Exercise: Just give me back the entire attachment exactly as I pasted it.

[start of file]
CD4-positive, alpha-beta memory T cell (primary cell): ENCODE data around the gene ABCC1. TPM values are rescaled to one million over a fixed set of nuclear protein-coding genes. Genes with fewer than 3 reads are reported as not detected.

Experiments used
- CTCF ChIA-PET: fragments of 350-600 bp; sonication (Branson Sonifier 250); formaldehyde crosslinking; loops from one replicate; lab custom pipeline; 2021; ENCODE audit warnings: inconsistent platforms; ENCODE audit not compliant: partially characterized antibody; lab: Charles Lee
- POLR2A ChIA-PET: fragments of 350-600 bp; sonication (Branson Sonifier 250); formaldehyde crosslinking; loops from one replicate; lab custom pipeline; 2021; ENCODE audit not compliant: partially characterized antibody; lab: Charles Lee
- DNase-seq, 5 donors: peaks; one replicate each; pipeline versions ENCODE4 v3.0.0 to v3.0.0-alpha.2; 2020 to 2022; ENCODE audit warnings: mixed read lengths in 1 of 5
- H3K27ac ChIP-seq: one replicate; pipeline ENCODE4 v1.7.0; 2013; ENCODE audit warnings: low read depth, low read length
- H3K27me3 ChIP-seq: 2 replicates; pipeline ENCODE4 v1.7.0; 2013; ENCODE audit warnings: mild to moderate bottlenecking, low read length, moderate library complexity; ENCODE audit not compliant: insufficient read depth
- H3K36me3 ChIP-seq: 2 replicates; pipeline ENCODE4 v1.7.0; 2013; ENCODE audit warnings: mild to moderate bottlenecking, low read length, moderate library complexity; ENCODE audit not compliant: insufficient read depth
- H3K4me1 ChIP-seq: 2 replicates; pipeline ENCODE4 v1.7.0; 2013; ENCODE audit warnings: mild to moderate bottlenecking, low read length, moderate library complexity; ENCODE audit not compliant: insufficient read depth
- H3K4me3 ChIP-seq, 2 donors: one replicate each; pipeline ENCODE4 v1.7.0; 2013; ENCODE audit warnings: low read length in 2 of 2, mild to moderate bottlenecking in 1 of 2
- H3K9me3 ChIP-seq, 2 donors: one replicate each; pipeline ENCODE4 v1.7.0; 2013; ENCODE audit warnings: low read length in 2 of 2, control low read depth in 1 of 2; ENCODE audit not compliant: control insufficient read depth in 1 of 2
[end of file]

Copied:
CD4-positive, alpha-beta memory T cell (primary cell): ENCODE data around the gene ABCC1. TPM values are rescaled to one million over a fixed set of nuclear protein-coding genes. Genes with fewer than 3 reads are reported as not detected.

Experiments used
- CTCF ChIA-PET: fragments of 350-600 bp; sonication (Branson Sonifier 250); formaldehyde crosslinking; loops from one replicate; lab custom pipeline; 2021; ENCODE audit warnings: inconsistent platforms; ENCODE audit not compliant: partially characterized antibody; lab: Charles Lee
- POLR2A ChIA-PET: fragments of 350-600 bp; sonication (Branson Sonifier 250); formaldehyde crosslinking; loops from one replicate; lab custom pipeline; 2021; ENCODE audit not compliant: partially characterized antibody; lab: Charles Lee
- DNase-seq, 5 donors: peaks; one replicate each; pipeline versions ENCODE4 v3.0.0 to v3.0.0-alpha.2; 2020 to 2022; ENCODE audit warnings: mixed read lengths in 1 of 5
- H3K27ac ChIP-seq: one replicate; pipeline ENCODE4 v1.7.0; 2013; ENCODE audit warnings: low read depth, low read length
- H3K27me3 ChIP-seq: 2 replicates; pipeline ENCODE4 v1.7.0; 2013; ENCODE audit warnings: mild to moderate bottlenecking, low read length, moderate library complexity; ENCODE audit not compliant: insufficient read depth
- H3K36me3 ChIP-seq: 2 replicates; pipeline ENCODE4 v1.7.0; 2013; ENCODE audit warnings: mild to moderate bottlenecking, low read length, moderate library complexity; ENCODE audit not compliant: insufficient read depth
- H3K4me1 ChIP-seq: 2 replicates; pipeline ENCODE4 v1.7.0; 2013; ENCODE audit warnings: mild to moderate bottlenecking, low read length, moderate library complexity; ENCODE audit not compliant: insufficient read depth
- H3K4me3 ChIP-seq, 2 donors: one replicate each; pipeline ENCODE4 v1.7.0; 2013; ENCODE audit warnings: low read length in 2 of 2, mild to moderate bottlenecking in 1 of 2
- H3K9me3 ChIP-seq, 2 donors: one replicate each; pipeline ENCODE4 v1.7.0; 2013; ENCODE audit warnings: low read length in 2 of 2, control low read depth in 1 of 2; ENCODE audit not compliant: control insufficient read depth in 1 of 2